"Tonight my country stands alone,” the British historian and diplomat John Wheeler-Bennett told the American people in a radio broadcast on the night of June 17, 1940, the day that France capitulated to Hitler. He continued:
Alone before the embattled might of totalitarian Europe, Nazi Germany rooted in hatred and cruelty and perversion, and Fascist Italy standing forth at last in her true colors, wearing a suit of tarnished blackmail and with the bar-sinister upon her shield. Tonight for the first time in many years, your country sees an unfriendly power established on the far shores of the Atlantic. France, immortal and glorious France, has fallen at our side.
As well as being Britain’s finest hour, that speech to the Institute for Public Affairs of Charlottesville, Virginia, was to be Wheeler-Bennett’s, too. Speaking off the cuff—with a minimum of preparation, since the news of the fall of France had been received only hours earlier and Wheeler-Bennett had to take the place of the British ambassador, Lord Lothian, who was dealing with the unfolding emergency from the British embassy in Washington—he went on to liken Britain’s situation to John Milton’s defense of free speech during the English Civil War, which describes a nation “not degenerated or drooping to a final decay, but casting off the old and wrinkled skin of corruption, to outlive these pangs and wax young again, entering into the truth of prosperous virtue, destined to become great and honorable in these later ages.”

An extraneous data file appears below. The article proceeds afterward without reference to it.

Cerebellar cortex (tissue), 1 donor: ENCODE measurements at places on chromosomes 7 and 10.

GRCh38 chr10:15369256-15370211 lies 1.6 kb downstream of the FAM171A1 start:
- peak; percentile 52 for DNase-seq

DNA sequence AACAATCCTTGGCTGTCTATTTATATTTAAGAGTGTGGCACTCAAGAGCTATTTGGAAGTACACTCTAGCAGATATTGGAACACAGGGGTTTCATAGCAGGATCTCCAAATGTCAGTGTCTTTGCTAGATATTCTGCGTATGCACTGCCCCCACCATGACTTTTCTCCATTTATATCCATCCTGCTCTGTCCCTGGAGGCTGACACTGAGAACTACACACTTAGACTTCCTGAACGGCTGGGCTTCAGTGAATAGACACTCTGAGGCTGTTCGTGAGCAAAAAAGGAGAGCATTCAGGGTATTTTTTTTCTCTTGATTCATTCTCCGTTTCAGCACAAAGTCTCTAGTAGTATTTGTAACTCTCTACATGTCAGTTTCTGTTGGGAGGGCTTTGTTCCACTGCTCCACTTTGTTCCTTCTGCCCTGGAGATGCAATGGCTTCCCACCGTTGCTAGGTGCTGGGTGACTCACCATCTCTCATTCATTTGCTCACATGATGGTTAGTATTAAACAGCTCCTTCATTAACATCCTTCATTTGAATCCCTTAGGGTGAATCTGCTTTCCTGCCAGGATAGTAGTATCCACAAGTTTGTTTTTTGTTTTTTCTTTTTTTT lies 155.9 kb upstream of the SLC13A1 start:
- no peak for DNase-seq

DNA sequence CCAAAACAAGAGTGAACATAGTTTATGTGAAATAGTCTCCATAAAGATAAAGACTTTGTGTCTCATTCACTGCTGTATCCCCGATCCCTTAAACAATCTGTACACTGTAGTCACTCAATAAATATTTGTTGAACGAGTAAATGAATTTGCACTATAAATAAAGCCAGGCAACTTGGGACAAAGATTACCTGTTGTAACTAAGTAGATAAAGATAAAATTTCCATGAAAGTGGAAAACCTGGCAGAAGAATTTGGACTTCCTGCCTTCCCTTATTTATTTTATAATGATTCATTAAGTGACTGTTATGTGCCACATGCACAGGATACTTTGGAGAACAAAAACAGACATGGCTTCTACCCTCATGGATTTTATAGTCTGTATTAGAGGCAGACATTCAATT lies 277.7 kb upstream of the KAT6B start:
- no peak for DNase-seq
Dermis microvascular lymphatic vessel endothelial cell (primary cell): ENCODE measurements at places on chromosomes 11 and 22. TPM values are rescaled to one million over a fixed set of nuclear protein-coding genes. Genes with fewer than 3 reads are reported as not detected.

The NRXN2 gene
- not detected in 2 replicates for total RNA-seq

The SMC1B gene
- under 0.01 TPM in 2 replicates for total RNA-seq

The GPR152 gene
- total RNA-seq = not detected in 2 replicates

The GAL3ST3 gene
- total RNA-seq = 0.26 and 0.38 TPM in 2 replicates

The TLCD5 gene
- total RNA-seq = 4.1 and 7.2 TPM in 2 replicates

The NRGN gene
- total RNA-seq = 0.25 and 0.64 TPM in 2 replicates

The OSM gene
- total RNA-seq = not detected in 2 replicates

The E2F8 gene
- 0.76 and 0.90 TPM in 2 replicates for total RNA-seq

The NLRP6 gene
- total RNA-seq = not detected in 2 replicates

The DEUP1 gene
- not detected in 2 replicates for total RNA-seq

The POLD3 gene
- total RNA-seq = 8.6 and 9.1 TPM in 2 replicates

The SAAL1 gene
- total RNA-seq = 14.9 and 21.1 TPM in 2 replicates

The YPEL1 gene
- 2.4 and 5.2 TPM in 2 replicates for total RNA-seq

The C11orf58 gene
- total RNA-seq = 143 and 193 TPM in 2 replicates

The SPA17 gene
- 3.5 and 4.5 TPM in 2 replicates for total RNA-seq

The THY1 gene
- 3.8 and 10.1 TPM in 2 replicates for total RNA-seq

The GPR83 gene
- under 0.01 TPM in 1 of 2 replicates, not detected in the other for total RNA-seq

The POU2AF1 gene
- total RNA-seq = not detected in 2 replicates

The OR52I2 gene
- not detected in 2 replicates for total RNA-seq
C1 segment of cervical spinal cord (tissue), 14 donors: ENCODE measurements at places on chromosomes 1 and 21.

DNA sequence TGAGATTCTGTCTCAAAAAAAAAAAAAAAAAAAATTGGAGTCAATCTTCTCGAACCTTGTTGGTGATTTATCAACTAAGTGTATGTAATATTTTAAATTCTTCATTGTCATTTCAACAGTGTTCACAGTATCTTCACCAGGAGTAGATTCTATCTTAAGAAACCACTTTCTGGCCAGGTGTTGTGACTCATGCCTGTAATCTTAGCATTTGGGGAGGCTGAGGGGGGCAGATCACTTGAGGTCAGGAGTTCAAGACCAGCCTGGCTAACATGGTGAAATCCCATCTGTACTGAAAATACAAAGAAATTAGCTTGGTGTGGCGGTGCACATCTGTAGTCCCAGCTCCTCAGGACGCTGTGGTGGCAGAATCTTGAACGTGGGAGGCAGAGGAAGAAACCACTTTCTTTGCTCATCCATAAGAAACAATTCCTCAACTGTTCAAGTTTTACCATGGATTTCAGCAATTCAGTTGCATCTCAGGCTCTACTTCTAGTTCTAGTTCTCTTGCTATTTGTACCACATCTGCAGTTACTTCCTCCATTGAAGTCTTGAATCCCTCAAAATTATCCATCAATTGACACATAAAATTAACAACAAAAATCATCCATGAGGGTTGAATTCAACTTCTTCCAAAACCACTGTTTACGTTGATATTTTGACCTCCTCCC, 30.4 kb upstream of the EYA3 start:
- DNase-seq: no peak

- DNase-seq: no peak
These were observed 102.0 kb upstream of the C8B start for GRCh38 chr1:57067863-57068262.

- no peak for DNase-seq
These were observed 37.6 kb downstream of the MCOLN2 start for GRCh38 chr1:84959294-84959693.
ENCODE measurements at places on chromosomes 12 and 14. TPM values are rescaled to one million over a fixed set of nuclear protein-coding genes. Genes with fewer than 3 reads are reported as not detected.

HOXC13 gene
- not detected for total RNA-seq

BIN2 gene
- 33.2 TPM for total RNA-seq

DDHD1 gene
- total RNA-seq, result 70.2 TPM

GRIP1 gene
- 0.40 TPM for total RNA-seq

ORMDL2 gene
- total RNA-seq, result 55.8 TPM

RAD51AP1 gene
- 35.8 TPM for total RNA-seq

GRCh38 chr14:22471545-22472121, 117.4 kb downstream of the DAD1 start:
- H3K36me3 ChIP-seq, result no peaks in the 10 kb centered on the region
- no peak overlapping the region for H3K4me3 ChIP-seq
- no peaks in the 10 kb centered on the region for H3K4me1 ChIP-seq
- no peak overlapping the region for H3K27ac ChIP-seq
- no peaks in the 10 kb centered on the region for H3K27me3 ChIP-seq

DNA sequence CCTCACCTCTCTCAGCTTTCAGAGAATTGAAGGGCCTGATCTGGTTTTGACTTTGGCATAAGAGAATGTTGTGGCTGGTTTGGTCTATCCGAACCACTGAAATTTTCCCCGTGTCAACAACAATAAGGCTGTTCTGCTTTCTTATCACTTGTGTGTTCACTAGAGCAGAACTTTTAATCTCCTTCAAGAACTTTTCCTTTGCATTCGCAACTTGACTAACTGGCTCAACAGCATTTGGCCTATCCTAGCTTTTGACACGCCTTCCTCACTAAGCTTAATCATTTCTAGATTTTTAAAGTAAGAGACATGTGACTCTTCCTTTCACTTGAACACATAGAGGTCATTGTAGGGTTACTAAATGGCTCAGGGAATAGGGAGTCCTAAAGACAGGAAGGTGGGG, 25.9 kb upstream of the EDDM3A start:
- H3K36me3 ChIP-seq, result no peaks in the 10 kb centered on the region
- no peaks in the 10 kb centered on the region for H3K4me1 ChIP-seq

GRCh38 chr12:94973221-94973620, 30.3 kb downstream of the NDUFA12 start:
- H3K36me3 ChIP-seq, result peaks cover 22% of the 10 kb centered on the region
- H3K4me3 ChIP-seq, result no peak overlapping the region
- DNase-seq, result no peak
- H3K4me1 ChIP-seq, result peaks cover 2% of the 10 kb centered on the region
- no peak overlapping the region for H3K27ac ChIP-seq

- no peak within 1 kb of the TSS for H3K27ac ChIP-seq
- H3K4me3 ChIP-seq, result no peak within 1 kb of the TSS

Of all the many tributes Wheeler-Bennett was to receive for his inspiring speech, the one which he said gave him “the greatest pleasure and gratification” was from Lord Lothian himself, who confined his praise to: “Well done, Wheeler-Bennett.”
As this well-researched and well-written book makes clear, that night in June 1940 was only one of a series of very many times when John Wheeler-Bennett happened to be the right man in the right place at the right time. A debonair, charming, and decent man, Wheeler-Bennett was one of those fortunate historians who, like Lord Macaulay and Winston Churchill and precious few others, actually made history as well as writing it.
Born in 1902, the son of a successful English businessman and his Virginian wife, Wheeler-Bennett suffered from asthma, a stammer, and a facial tic after his prep school was bombed by a Zeppelin airship in the Great War. Bullied at his minor public school, he became “a sceptic and a rebel” and, in 1920, he traveled around the world. It was felt that his constitution—he was later also to suffer from insomnia, fainting fits, jaundice, mastoids, pneumonia, nervous exhaustion, and a weak heart—was not strong enough for him to undergo the rigors of Christ Church, Oxford. However, his world tour engendered a love of travel, but also a belief that the League of Nations, for which he began working full-time when he returned, might abolish war, a naïveté that he later admitted was a “youthful illusion.”